The Hollywood view that a nondescript breakdown defaults to a white character is so entrenched that casting director/producer Rueben Cannon estimated in an interview that 85-95% of agents would not think to submit a black client for a role that does not explicitly say “black” or “African American” in the breakdown. [source]. When Racebending.com spoke with people working in the entertainment industry about the breakdown, they also confirmed that without the keywords “Asian” or “Asian American,” actors of Asian descent would face barriers in accessing the role. Including the keywords would mitigate systemic discriminatory factors prevalent in Hollywood.
“While this is a comic book character, the public has always seen this heroine as an Asian American,” Floyd Mori, National Director of the Japanese American Citizens League, said. “Staying true to the story as it is known is critical in helping the American public to understand that heroines are not always white, but that all ethnicities can and do play that role in real life. This is a giant step in the right direction.”
In our communications with Marvel, Racebending.com encouraged the production to change the casting breakdown to be more inclusive to Asian American actors, and stressed that the best person to portray an Asian American character would be an Asian American actor.
“I am sure that efforts Marvel and Small Faces make to ensure authenticity will pay off in a richer, more successful film,” Daniel M. Mayeda, Board Member of East West Players, said.
In addition to our work speaking with Marvel to encourage them to change the casting breakdown language, Racebending.com disseminated the existing breakdown language to over 30 Asian American theater troupes and performing arts organizations. We let them know that even though it is not stated clearly on the breakdown, the character was Asian American in the comic and that actors should audition. We also encouraged the Screen Actors Guild’s Affirmative Action and Diversity division to share the listings for the Alex and Nico characters with their actors. We will be contacting them with the updated breakdown, shortly.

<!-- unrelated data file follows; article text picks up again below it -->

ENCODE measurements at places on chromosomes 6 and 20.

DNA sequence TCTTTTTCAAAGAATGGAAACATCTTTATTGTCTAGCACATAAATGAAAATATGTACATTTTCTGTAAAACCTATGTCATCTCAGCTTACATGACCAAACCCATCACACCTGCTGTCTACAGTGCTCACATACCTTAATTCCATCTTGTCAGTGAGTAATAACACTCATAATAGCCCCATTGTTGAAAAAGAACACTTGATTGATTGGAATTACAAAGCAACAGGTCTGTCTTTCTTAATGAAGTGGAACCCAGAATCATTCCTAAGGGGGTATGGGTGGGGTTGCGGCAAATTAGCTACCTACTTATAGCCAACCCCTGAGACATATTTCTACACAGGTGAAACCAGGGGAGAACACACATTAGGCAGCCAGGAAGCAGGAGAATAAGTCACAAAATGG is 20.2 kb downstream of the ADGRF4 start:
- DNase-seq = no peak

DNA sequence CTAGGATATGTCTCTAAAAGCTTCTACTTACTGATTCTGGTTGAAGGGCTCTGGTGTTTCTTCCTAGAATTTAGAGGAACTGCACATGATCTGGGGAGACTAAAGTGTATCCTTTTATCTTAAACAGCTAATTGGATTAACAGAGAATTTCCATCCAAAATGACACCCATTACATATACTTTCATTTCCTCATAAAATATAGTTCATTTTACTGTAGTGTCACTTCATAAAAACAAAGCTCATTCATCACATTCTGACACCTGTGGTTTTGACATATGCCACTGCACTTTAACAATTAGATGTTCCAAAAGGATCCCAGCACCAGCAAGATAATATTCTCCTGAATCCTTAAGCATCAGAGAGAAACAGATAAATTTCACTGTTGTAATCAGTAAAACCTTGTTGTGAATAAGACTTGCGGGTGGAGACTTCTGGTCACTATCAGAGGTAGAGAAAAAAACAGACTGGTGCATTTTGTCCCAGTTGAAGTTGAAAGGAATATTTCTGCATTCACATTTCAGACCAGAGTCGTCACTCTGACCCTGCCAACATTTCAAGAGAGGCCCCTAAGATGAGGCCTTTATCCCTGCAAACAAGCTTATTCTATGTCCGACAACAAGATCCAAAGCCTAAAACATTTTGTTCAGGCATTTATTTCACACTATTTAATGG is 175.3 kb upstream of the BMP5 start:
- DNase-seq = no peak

While the significance of Marvel making a concerted effort to reach out to Asian actors through the wording of their casting breakdown is not something Racebending.com can replicate, we hoped that by spreading the word, we could ensure that Marvel will be able to find the best actor possible to represent this Asian American character.
“I want to thank Marvel for this quick response to the concerns of the Asian American community,” MANAA Vice President Lori Kido Lopez said. “We take this action as an indication that Marvel is dedicated to seeking out minority talent for this project, which is one of the most important steps toward diversifying our media landscape and providing more balanced representations of minorities. ”
We are thrilled that Marvel has changed the casting breakdown to align with their goal of casting an Asian American actress as Nico! They heard loud and clear that people of color want to be represented in their movies. We hope that more studios begin to understand, appreciate, and respect our desire to see more diversity in our entertainment!